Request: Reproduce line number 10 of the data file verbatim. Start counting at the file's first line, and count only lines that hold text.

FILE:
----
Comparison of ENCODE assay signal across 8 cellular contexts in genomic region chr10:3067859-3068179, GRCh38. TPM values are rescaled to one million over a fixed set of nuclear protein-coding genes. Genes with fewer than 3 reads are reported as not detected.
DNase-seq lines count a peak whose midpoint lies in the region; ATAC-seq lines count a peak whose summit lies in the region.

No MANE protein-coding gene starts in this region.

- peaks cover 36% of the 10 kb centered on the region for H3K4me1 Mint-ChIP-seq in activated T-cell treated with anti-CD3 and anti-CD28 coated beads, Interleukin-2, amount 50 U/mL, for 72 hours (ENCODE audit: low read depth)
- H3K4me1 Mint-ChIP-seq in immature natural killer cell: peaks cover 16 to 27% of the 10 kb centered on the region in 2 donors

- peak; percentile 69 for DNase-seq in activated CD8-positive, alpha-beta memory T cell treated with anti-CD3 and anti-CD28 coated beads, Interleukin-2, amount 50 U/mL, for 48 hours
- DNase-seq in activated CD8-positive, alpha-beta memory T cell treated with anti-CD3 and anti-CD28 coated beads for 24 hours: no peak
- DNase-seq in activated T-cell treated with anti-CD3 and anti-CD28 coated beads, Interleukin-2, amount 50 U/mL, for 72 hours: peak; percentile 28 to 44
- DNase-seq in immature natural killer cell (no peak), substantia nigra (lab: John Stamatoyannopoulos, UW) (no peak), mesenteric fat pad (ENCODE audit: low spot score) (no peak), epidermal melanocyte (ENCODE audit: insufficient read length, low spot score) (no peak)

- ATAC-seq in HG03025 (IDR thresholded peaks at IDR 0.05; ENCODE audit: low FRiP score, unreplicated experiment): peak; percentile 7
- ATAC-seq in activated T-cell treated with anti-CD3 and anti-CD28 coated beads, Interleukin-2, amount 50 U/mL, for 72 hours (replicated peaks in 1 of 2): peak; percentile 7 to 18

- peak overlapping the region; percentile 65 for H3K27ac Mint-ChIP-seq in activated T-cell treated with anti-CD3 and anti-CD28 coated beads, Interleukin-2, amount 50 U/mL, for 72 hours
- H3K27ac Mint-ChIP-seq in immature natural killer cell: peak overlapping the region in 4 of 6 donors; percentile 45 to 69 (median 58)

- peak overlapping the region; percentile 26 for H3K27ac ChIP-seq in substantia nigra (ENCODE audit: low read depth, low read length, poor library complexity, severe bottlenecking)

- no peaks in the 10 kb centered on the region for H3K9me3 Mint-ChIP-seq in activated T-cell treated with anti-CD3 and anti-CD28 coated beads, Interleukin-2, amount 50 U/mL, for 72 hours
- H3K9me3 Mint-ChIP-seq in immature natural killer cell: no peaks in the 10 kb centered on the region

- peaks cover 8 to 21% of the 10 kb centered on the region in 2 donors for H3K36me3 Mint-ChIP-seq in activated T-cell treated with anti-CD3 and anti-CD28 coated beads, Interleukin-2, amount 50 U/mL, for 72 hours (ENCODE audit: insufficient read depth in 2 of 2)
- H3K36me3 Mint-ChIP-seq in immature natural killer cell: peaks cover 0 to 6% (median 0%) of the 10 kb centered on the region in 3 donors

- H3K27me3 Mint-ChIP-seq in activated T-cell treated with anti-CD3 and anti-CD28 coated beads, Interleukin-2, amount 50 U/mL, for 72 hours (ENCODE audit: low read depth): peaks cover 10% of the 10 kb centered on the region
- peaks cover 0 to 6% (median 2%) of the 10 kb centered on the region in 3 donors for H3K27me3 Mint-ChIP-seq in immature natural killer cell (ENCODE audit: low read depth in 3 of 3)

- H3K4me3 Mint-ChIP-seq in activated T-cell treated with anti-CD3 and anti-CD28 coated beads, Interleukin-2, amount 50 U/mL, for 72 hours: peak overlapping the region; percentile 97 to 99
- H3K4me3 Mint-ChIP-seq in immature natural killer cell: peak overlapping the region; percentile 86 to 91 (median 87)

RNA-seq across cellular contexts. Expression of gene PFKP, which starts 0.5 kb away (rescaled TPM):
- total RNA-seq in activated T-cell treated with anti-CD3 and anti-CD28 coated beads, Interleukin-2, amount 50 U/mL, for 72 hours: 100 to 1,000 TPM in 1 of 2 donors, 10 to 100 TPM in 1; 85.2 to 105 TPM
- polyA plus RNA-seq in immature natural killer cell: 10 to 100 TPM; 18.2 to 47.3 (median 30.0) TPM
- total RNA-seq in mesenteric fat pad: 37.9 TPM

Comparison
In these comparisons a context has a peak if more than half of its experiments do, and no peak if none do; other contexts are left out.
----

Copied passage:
- ATAC-seq in HG03025 (IDR thresholded peaks at IDR 0.05; ENCODE audit: low FRiP score, unreplicated experiment): peak; percentile 7